The non-instrument-rated private pilot and two passengers departed in instrument meteorological conditions (IMC) with an overcast cloud layer at 400′ above ground level (agl). Data obtained from an onboard GPS unit showed the Cessna 182 depart toward the destination airport and climb and descend several times.
About two minutes after takeoff, the airplane descended to 250′ agl, then turned and quickly climbed to 1,400′ agl. The final GPS points showed the airplane in a descending right turn.
A witness reported hearing the airplane overhead and stated that the engine was “screaming” before impact.
The airplane hit a field near Thief River Falls, Minnesota, about four minutes after takeoff, resulting in a debris path about 230 yards long, consistent with a relatively high forward airspeed at the time of impact. All three on board died in the crash.
The primary vacuum pump was not found in the wreckage, however an examination of the standby vacuum pump revealed that the rotor was fractured by impact, but the vanes were intact. The heading indicator and turn coordinator gyros exhibited rotational scoring consistent with rotation at the time of impact. The damage to the propeller blades was consistent with the engine producing power at impact.
Review of the pilot’s logbook and his statements to individuals who spoke with him before the accident suggested that he had a history of flying in and around IMC. Given the weather conditions at the time of departure and observations of the pilot checking the weather conditions before the flight, he was aware that he would be required to fly in or under IMC during the flight and chose to do so despite not holding an instrument rating.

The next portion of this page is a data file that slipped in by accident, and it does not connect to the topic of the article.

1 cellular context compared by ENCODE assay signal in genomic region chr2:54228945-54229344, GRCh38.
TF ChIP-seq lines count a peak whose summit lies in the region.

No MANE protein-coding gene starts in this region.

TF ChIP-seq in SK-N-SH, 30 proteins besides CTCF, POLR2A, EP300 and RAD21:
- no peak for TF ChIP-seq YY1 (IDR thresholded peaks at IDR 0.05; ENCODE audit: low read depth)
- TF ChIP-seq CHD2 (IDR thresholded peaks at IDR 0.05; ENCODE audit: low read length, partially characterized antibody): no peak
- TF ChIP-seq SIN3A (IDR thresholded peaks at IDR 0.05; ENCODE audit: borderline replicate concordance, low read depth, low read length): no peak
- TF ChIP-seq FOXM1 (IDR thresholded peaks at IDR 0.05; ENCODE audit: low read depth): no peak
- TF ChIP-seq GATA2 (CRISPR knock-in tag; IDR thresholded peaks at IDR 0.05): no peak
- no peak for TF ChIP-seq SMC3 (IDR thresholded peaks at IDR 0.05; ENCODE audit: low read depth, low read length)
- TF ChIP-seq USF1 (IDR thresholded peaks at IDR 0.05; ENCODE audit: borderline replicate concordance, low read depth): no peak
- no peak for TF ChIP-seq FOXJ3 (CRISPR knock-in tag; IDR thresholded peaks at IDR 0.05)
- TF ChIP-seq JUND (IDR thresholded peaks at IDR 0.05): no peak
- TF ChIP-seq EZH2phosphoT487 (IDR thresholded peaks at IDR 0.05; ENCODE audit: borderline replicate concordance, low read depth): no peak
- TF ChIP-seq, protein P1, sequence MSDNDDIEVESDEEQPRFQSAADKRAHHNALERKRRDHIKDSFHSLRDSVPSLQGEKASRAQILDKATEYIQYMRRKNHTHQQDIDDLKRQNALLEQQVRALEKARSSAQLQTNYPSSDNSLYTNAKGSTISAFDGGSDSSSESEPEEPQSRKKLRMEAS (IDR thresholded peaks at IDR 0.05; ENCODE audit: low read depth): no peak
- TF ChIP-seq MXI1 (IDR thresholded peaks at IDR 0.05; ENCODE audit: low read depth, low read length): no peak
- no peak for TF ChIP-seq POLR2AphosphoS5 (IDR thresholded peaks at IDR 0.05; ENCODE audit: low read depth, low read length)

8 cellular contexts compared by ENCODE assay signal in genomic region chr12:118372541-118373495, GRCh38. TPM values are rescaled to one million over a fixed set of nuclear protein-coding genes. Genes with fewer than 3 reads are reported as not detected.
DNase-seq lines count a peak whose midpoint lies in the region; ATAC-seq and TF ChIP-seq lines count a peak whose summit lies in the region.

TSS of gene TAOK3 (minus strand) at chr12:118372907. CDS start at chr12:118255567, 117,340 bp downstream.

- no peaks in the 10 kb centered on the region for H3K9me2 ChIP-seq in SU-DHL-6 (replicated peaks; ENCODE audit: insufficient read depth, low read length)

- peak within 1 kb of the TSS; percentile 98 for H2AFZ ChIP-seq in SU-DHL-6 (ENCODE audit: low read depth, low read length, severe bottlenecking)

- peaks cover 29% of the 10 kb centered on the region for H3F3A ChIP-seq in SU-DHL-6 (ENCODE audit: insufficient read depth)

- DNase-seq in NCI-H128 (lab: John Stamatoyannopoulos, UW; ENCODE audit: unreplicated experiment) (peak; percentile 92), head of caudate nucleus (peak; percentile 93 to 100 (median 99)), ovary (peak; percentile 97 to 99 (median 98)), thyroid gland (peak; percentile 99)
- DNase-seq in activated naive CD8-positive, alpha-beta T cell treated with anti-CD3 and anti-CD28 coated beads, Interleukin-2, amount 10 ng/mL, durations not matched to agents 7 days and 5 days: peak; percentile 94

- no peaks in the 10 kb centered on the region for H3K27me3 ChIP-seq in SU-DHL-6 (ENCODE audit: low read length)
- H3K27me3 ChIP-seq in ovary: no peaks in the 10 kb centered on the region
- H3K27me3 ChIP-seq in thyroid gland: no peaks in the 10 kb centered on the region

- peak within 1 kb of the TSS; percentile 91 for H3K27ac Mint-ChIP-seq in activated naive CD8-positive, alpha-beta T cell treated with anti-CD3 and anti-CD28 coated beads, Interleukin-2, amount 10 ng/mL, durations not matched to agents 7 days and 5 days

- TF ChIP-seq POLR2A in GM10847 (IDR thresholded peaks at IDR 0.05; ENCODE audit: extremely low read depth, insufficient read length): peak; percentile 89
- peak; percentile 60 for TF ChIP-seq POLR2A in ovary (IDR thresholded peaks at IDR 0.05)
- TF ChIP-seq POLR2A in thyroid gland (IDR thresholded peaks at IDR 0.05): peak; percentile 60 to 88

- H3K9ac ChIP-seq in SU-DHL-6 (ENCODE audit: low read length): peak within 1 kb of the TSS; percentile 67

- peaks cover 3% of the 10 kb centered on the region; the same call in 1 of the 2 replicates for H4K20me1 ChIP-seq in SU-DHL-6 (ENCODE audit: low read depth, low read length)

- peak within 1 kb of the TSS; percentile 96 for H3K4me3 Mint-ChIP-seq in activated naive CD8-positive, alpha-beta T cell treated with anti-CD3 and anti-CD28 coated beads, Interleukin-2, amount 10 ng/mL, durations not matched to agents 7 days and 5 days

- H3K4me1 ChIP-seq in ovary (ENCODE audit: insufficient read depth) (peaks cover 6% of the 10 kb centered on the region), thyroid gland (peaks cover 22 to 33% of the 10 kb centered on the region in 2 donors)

Based on the reported weather conditions and GPS data, it is likely that, while maneuvering on course after takeoff, the pilot entered IMC. He likely subsequently experienced spatial disorientation, which resulted in a loss of control and descent into terrain.
Probable cause: The non-instrument-rated pilot’s decision to depart into instrument meteorological conditions, and his subsequent loss of control due to spatial disorientation.
NTSB Identification: CEN17FA361
This September 2017 accident report is provided by the National Transportation Safety Board. Published as an educational tool, it is intended to help pilots learn from the misfortunes of others.